Outrages: Inventing Homosexuality as a Crime and a Cause

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The dramatic, buried history of how nineteenth-century laws gave the state new powers to criminalize love between men--and how the movement for gay rights rose from the ashes

In 1857, Britain invented civil divorce, new obscenity laws, and new ways to criminalize love between men. New York Times best-selling author Naomi Wolf's Outrages is the story, brilliantly told, of how this perfect storm helped to originate the kinds of damaging homophobia and censorship we live with today.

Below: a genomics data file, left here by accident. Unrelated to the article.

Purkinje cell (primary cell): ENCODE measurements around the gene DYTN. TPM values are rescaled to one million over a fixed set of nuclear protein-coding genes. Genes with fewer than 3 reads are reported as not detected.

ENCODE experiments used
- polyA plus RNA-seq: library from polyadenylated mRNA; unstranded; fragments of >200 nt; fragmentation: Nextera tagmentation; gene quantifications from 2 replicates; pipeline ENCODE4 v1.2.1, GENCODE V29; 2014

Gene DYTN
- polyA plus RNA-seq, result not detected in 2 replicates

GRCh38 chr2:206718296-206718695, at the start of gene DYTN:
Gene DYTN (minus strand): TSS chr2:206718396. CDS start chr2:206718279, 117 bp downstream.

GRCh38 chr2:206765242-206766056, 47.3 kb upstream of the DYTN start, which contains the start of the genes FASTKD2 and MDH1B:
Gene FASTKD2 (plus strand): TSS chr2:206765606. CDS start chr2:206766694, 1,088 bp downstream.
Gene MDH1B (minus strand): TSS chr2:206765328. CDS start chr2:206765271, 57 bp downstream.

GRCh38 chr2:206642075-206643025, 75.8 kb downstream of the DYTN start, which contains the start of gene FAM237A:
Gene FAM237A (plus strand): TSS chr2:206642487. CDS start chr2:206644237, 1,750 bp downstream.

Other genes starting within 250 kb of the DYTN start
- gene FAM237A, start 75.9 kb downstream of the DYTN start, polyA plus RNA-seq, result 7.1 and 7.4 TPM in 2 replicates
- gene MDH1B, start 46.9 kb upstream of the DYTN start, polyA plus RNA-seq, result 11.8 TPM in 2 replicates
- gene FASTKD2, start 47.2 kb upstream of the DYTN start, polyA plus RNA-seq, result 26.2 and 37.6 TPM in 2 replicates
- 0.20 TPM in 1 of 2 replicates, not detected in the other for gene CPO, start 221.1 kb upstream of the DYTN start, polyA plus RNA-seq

Wolf paints the ways these laws affected a bohemian group of sexual dissidents, including the English critic John Addington Symonds and American poet Walt Whitman. Symonds fell in love with Whitman's homoerotic voice in Leaves of Grass--a dangerous love, as dire prison terms became penalties for such love, even if only expressed on the page.

Powerfully, Wolf recounts how a dying Symonds helped to write the book on "sexual inversion" that created our understanding of homosexuality. And she shines a light on his secret memoir: a half-hidden text that is rightfully understood as one of the first gay rights manifestos in the West.

Publication Date: 
June 1, 2020